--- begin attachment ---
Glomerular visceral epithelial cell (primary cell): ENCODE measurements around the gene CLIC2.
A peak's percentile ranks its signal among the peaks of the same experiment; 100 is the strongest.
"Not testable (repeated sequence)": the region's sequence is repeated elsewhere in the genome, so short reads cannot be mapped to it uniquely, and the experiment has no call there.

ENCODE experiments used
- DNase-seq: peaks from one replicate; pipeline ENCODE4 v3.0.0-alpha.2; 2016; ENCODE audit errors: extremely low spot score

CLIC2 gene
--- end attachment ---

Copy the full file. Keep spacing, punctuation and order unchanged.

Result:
Glomerular visceral epithelial cell (primary cell): ENCODE measurements around the gene CLIC2.
A peak's percentile ranks its signal among the peaks of the same experiment; 100 is the strongest.
"Not testable (repeated sequence)": the region's sequence is repeated elsewhere in the genome, so short reads cannot be mapped to it uniquely, and the experiment has no call there.

ENCODE experiments used
- DNase-seq: peaks from one replicate; pipeline ENCODE4 v3.0.0-alpha.2; 2016; ENCODE audit errors: extremely low spot score

CLIC2 gene